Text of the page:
With little player movement in the form of trades (there’s almost been more movement in relation to coaches than actual players) and the fate of the top prospect Andi Sullivan undetermined, the 2018 NWSL draft is shaping up to something of an enigma. Certainly, Sullivan’s future plans should be known before Thursday but at present, it’s difficult to examine the cipher that is the draft without its key.
Undoubtedly Washington, Sky Blue, and Portland, who each hold two picks in the first round, will garner significant attention on Thursday. Washington, along with Chicago, holds the most picks of any team, so what each of these clubs choose to do with their selections may also be a focus on the day.
Another point of inquiry will be how newly-minted NWSL head coaches Denise Reddy of Sky Blue and Vera Pauw of the Houston Dash handle their first draft at the helm of their respective teams. The draft offers a chance not only to influence inherited rosters, but also provides insight into each coach’s philosophy and stylistic preferences.
While there’s still a lot to shake out between now and Thursday here are some names fans should expect to hear in Philadelphia this week.
Emily Boyd – California Berkeley
EJ Proctor – Duke
Cassie Miller- Florida State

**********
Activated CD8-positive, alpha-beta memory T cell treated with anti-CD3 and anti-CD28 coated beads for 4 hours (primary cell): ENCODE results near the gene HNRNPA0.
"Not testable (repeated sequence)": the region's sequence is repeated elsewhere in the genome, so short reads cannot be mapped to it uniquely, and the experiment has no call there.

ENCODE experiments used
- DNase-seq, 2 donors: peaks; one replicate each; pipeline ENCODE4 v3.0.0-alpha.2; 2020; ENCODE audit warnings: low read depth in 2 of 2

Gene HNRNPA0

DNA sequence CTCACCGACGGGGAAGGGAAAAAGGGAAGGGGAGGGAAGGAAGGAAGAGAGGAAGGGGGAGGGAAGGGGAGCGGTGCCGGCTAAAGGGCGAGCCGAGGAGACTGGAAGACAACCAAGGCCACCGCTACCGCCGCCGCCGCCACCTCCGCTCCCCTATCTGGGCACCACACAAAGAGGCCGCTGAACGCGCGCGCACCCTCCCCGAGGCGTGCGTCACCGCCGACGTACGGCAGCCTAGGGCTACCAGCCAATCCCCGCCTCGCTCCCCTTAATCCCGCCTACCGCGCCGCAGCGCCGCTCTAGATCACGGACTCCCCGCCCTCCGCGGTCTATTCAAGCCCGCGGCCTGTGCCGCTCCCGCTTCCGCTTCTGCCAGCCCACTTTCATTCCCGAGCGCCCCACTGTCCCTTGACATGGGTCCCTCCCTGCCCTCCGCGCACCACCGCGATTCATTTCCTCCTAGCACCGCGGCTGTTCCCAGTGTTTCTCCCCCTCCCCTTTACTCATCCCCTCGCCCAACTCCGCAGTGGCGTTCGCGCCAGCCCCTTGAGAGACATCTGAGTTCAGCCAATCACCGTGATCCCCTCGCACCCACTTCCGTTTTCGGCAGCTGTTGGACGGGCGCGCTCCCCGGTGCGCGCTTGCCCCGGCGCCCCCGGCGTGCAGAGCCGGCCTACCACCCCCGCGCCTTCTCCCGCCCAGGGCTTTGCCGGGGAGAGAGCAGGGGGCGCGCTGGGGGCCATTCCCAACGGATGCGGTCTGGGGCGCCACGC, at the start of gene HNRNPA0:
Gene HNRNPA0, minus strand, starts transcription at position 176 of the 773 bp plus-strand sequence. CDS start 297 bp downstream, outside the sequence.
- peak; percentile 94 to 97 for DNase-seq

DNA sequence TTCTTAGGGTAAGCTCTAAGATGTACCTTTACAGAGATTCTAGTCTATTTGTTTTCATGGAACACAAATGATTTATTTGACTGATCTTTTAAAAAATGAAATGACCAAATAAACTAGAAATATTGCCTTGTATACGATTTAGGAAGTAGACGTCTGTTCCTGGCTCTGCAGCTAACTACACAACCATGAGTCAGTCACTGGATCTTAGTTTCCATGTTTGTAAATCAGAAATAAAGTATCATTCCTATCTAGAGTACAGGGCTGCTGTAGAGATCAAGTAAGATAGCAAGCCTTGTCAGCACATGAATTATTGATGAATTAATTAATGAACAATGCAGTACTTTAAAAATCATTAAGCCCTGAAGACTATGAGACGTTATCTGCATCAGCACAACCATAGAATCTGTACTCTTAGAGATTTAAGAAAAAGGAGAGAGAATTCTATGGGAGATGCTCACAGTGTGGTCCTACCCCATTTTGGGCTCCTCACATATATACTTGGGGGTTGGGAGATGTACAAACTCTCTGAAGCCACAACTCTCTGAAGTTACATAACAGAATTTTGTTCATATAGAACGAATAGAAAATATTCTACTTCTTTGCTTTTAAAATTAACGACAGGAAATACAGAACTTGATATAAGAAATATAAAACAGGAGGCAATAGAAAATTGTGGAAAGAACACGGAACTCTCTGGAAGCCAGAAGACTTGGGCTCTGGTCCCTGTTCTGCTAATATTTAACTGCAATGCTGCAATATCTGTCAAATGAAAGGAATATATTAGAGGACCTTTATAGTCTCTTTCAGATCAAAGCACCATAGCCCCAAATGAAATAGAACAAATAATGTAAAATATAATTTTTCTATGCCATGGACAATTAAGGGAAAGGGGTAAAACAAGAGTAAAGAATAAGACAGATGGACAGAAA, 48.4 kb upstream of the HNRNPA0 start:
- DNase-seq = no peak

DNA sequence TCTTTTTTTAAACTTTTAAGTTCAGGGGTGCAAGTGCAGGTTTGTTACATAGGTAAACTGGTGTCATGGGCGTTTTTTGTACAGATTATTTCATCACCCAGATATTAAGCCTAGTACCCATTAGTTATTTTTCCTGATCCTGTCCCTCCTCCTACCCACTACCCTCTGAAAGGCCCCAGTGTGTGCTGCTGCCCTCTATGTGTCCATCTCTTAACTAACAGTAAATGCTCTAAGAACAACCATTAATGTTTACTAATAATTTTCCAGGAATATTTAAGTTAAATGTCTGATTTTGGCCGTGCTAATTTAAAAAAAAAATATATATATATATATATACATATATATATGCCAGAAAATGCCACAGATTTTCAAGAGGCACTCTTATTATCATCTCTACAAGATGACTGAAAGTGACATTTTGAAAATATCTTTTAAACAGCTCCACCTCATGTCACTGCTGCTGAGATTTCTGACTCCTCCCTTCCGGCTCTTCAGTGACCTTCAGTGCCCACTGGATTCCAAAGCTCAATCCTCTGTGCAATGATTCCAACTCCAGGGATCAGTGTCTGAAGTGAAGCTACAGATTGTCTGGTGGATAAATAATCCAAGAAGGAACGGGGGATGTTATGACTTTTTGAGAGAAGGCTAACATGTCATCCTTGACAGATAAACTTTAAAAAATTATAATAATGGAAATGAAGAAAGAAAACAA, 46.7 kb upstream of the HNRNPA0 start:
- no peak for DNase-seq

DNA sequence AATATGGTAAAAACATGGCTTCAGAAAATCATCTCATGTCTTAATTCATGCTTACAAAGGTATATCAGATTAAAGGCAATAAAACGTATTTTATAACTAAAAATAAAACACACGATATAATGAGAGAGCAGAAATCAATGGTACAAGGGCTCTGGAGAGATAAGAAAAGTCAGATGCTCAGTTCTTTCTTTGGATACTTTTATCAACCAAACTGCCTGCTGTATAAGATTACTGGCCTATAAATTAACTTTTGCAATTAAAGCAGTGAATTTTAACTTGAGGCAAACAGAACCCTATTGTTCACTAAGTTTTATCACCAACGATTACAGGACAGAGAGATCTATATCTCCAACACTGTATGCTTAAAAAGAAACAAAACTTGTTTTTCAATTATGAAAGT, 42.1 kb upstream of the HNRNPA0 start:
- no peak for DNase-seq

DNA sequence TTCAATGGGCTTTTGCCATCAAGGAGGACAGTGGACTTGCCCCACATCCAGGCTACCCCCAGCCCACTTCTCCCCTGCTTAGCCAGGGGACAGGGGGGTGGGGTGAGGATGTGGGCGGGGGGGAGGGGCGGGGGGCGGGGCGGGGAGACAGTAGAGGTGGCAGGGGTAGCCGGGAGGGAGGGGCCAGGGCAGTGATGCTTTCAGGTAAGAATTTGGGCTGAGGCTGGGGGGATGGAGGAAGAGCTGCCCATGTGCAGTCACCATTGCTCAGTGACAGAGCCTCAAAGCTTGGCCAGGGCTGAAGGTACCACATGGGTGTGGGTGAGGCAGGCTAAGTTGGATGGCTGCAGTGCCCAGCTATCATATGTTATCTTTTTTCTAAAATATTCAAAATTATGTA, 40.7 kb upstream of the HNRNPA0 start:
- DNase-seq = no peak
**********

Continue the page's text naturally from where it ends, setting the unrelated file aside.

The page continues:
Easily the deepest position in the draft, parsing down the list to a top three was a difficult task. Certainly, cousins Lauren Clem and Caitlyn Clem, who’ve helped make the name synonymous with solid keeping in the Big Ten, are worthy of a chance at the professional level. Until either the number of teams or roster sizes expand, it’s difficult to imagine more than a couple of keepers coming off the board barring some unannounced retirements or trades.
One of the keepers at near the top of everyone’s list is Emily Boyd. Boyd’s got solid footwork and is rarely caught out of position. She elevated her game in the last several years by dedicating herself to a more healthy lifestyle, something that’s not always a major focus of young goalkeepers. She also has 36 career shutouts while often facing the best attacking talent in the collegiate game in the PAC-12.
Some may quibble with this selection, citing her size as a deterrent, but Duke product E.J. Proctor has more than proven her worth during Duke’s spectacular NCAA runs the past three years. Proctor is an excellent shot stopper and has incredible reflexes. She’s also quick to come off her line, a trait that generally works out to her advantage.
Rounding out the top of this list is Florida State’s Cassie Miller. She’s not a flashy keeper but a consistent, solid presence in net. Her organizing ability and vocalness are also strengths. In her first season, Miller transitioned into the role formerly held by Kelsey Wys and helped the Seminoles win their first national title. Could Miller now join Wys in the NWSL ranks?
Indigo Gibson- California Berkeley
Taylor Isom- BYU
Schuyler DeBree – Duke
Kathellen Sousa – UCF
Amandine Pierre-Louis – West Virginia
Defenders are a need for a lot of teams heading into the 2018 season. If clubs with porous backlines are looking to bolster their defensive corps through the draft, here are a few names they will likely get write down on Thursday.
Indigo Gibson, also a former Cal Bear, is likely to come off the board early. She’s a modern style center back who can to help build out of the back. She has also played the middle back in a three-back system previously, which is the most demanding defensive position in the modern game.